Merchant Joe broke labor laws in an attempt to stop the unionization of shops, workers say

Merchant Joe broke labor laws in an attempt to stop the unionization of shops, workers say

Merchant Joe broke labor laws in an attempt to stop the unionization of shops, workers say

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<p><figcaption class=Photography: Carol Lollis / AP

Trader Joe’s workers successfully won union elections this year in stores in Hadley, Massachusetts, and Minneapolis, Minnesota, but now numerous workers have filed numerous allegations of unfair labor practices against the specialty supermarket chain in the United States. claiming that the company violated labor laws in an attempt to prevent further shops from unionizing.

The move comes as a wave of union efforts sweeps across sectors of the US economy, including household names like Starbucks and Amazon. The situation at Trader Joe’s is particularly notable as the company has cultivated a liberal brand ethic and anti-union moves risk denting that public image.

In Boulder, Colorado, Trader Joe’s workers had petitioned the National Labor Relations Board to hold a union election in July to join United Food and Commercial Workers Local 7.

The same month, Trader Joe announced company-wide increases in salaries and benefits, including an increase in employee discounts from 10 to 20%, a $ 10 hour bonus for Sunday, an increase in paid leave. and market rate pay adjustments as well as claims for long-term wage disparities between employees and new hires.

“We believe it was a response to union activity not only in this store, but in other stores across the country as well,” said Jim Hammons, organizational director of UFCW Local 7. “This in itself is illegal, they cannot to do it. “

The union recently withdrew the election petition and filed unfair labor practices charges for announcing new wages and benefits during the unionization campaign and has filed several other cases of retaliation. They include the use of company property used by some shop workers to create anti-union buttons and retaliation against a union worker they claim by removing him from their regular Sunday shift and replacing him with an anti-union worker.

Trader Joe’s also retained Littler Mendelson, a law firm to avoid unions that Starbucks has also maintained since dozens of stores in the United States have syndicated over the past year.

Aspen McKinzie, a Trader Joe worker at the Boulder store, explained that the union organizing campaign began earlier this year due to worker complaints about wage increases and benefits emanating from the company during the pandemic that are been taken away without any input from workers.

“It’s a very superficial attempt to discourage people from unionizing by trying to make them feel like their employer is really taking care of them. But none of this is protected and they can take it away whenever they want, “McKinzie said.” If they really care that much, they would pay us a lot more instead of paying a bunch of lawyers who break unions to feed our management lines. “.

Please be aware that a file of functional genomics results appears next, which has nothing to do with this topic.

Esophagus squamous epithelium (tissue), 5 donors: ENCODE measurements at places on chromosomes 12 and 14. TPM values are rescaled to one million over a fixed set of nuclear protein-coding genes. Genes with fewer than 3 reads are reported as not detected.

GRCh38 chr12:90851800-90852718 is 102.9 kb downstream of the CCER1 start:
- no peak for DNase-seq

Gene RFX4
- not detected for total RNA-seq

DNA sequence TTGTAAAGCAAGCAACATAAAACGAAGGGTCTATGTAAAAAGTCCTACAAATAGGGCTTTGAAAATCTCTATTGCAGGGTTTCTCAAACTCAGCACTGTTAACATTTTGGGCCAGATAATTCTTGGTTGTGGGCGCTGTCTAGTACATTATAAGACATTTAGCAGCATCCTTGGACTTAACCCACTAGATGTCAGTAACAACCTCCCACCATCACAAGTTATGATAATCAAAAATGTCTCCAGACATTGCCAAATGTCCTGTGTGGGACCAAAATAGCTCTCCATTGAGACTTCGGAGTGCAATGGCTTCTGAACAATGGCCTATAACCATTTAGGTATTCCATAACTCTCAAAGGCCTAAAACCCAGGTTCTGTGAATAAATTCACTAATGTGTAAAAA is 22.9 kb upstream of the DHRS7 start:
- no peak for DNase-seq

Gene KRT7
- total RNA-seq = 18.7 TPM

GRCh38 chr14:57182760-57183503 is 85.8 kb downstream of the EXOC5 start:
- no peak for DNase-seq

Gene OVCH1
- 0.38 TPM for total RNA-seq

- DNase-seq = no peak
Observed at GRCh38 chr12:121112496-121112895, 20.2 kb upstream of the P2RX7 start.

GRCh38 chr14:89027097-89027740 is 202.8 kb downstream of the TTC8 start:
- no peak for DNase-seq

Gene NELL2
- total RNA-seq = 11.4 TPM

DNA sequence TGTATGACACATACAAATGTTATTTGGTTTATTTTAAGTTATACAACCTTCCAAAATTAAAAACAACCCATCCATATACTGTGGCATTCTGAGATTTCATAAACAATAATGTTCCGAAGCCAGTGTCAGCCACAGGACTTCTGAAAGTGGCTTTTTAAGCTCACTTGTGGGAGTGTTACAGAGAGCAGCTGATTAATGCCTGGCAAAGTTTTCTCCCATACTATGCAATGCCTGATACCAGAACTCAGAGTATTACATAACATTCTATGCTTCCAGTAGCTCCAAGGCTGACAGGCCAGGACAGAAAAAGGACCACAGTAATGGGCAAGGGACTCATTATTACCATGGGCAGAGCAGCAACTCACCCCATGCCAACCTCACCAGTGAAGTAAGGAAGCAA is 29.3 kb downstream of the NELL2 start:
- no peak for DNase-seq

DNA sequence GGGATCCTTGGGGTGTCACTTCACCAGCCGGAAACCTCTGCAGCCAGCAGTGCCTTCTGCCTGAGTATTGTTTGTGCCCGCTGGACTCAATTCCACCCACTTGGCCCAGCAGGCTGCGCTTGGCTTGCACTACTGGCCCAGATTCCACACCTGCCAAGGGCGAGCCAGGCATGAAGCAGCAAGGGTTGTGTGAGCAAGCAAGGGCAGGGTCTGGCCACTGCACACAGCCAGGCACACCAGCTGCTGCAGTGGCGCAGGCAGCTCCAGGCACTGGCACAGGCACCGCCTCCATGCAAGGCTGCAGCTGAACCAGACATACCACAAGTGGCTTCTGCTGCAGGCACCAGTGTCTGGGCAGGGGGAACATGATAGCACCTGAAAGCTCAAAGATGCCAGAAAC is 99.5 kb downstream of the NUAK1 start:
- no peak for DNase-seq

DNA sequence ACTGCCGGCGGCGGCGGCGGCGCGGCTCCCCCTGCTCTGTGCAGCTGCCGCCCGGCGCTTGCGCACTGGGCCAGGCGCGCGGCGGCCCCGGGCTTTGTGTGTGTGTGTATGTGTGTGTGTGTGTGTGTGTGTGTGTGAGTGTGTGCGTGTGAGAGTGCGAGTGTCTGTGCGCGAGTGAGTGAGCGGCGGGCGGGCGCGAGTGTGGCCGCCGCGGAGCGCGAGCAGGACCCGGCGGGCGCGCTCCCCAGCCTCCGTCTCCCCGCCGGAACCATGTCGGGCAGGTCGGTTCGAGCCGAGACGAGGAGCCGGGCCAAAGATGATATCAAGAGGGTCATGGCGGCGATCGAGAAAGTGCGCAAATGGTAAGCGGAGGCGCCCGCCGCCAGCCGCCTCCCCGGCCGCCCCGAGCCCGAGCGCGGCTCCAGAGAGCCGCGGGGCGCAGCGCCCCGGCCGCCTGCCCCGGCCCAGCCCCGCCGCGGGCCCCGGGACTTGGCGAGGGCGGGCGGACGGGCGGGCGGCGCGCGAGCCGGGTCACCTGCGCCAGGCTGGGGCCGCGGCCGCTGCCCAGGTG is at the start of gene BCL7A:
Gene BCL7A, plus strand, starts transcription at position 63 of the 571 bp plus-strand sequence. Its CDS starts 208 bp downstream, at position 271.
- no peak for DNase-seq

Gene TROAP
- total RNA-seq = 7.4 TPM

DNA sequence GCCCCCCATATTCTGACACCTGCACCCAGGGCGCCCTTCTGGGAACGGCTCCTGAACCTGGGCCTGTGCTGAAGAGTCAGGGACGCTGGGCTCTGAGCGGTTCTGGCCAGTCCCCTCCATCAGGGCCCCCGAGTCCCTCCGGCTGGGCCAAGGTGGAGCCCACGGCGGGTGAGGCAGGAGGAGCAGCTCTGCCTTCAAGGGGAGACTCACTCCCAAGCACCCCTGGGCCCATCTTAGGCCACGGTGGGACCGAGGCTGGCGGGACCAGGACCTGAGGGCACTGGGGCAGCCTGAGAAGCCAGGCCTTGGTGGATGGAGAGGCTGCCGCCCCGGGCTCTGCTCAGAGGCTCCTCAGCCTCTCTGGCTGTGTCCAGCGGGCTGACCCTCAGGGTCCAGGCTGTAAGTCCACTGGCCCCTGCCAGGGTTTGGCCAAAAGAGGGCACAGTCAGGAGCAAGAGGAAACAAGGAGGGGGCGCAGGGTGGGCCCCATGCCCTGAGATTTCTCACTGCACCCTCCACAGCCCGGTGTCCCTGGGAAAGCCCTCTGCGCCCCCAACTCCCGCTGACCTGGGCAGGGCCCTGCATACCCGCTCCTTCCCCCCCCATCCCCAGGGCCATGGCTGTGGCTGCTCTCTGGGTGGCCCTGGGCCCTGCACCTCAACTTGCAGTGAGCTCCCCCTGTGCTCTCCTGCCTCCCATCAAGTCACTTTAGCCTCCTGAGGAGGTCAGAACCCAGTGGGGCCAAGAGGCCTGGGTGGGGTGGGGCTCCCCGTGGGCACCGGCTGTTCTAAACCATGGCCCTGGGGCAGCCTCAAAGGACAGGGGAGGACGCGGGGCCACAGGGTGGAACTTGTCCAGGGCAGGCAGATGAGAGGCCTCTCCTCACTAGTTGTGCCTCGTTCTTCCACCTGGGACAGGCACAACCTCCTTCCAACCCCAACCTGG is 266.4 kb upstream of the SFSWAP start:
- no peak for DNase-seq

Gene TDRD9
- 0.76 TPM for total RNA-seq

At the start of the Covid pandemic, Trader Joe’s chief executive Dan Bane issued a company-wide reminder calling unions organizing efforts a “distraction” between claims for risk indemnity and security protections.

That memorandum was cited by workers who launched the first union campaign at Trader Joe’s in Massachusetts earlier this year, arguing that employee retirement benefits were unilaterally halved by the company and that wage increases expected during the pandemics were canceled despite fears of high inflation.

Keenan Dailey, who worked at Trader Joe’s for 14 years in Boulder, also cited those cuts as an inspiration for the union organizing campaign, as workers were unhappy with those sudden cuts.

“They were worried that without that extra money they wouldn’t be sure how they would pay their bills. Some of them had re-signed a lease with their apartment, expecting to have that extra $ 2 an hour, “Dailey said.” And then, to add insult to injury, we found that the new hires were making money. $ 2 more an hour. “

He noted that the July pay and benefits announcement severely disrupted the union campaign, but stressed that those benefits can be stolen at the whim of the employer without a contract.

“When you’re destroying the syndicate, you can do it through the carrot or the stick, so to speak, and Trader Joe’s was trying to use the carrot,” Dailey said. “We need a contract to keep it. And we might be able to get more, but if we don’t have a contract, we’ll probably lose it in the next year or two, at least partially. “

In New York City, the United Food and Commercial Workers Union (UFCW) filed a complaint that Trader Joe’s abruptly closed a wine shop in New York City just days before workers planned to apply for a union election. UFCW has launched a petition to ask Trader Joe’s to reopen the shop and has signaled its intention to pursue legal action.

Merchant Joe denied that the store closure was linked to unionization efforts and claimed the store was closed due to poor performance. But the employees were not given any notice of the closure of the store and the location had several years of lease left.

Merchant Joe’s did not respond to multiple requests for comment on this story in response to allegations made by Boulder workers. In previous comments on unionization efforts, a Trader Joe’s spokesperson said, “Trader Joe’s respects our team’s right to support a union – or not.”

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